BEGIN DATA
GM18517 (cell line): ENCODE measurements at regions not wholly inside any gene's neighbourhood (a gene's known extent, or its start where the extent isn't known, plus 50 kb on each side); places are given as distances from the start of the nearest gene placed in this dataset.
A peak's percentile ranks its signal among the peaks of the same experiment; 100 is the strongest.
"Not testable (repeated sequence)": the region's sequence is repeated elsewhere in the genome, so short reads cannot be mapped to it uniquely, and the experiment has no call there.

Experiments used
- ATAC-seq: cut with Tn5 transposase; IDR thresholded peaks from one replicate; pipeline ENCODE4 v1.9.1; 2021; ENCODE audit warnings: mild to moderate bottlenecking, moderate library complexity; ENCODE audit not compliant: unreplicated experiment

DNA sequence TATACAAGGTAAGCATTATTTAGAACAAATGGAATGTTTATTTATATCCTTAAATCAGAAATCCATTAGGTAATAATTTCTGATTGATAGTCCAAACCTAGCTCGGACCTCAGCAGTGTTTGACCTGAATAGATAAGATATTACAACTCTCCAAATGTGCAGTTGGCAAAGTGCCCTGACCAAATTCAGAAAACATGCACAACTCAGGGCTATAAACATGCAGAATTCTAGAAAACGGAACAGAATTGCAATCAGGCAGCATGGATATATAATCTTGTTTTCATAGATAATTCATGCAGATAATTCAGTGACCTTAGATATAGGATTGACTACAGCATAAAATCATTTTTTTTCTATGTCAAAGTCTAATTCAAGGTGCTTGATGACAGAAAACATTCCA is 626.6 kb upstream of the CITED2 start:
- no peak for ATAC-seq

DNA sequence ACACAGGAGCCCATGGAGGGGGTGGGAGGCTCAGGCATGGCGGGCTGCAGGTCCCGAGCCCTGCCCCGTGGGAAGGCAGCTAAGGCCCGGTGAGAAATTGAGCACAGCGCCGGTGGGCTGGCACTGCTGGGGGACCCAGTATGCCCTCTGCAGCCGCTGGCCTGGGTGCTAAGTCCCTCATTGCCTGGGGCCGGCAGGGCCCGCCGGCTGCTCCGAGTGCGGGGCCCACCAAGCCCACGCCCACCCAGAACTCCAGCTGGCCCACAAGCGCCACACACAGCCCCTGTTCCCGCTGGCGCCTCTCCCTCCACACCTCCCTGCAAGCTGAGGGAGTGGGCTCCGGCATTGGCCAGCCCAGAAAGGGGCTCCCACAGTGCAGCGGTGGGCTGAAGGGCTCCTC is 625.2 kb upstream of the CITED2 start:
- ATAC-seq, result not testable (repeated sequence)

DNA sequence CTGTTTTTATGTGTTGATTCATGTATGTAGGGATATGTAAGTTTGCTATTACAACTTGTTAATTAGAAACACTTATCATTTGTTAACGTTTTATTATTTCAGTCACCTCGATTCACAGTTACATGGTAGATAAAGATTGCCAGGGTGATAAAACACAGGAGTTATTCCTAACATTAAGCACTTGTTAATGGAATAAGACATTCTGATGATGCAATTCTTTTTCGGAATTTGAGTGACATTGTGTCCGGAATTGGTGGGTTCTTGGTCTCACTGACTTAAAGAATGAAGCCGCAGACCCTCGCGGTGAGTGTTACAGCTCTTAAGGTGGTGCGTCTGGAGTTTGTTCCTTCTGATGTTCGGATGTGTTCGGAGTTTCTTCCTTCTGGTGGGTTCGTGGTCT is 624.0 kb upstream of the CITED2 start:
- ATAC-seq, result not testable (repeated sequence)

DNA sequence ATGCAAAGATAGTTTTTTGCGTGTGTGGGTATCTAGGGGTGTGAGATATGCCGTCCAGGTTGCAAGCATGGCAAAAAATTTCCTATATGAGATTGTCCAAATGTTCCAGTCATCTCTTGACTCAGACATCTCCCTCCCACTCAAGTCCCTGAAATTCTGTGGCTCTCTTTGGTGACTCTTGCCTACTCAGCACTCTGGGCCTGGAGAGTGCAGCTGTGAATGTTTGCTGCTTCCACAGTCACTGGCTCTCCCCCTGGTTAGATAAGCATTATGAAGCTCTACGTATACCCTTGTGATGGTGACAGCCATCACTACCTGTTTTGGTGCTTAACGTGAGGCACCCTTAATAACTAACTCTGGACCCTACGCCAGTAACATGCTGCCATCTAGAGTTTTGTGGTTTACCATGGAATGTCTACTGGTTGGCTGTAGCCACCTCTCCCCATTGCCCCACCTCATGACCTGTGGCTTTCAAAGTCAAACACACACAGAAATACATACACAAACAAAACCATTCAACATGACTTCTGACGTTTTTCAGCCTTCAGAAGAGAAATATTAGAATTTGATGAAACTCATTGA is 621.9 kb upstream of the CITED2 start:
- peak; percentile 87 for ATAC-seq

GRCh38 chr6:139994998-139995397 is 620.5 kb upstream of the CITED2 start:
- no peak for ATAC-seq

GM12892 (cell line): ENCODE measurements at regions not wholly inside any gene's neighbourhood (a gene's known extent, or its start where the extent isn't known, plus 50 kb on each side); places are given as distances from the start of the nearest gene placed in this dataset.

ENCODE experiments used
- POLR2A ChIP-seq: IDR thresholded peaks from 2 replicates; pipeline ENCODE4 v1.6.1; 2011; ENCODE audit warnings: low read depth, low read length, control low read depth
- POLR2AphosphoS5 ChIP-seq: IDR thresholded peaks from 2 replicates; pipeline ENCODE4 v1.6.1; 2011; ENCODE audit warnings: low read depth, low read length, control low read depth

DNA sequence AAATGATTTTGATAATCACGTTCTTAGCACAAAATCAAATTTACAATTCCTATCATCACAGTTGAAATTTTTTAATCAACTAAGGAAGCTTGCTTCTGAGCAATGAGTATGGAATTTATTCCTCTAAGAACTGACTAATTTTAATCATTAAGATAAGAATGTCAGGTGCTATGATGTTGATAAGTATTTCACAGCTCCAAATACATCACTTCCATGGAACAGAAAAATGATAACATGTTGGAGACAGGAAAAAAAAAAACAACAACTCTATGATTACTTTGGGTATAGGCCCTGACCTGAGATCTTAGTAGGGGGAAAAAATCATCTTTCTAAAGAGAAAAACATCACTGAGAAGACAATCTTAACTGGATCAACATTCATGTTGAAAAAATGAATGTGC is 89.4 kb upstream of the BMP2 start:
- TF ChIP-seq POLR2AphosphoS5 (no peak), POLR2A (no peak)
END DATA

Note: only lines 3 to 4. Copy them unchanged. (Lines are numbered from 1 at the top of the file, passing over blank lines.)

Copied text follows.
"Not testable (repeated sequence)": the region's sequence is repeated elsewhere in the genome, so short reads cannot be mapped to it uniquely, and the experiment has no call there.

Experiments used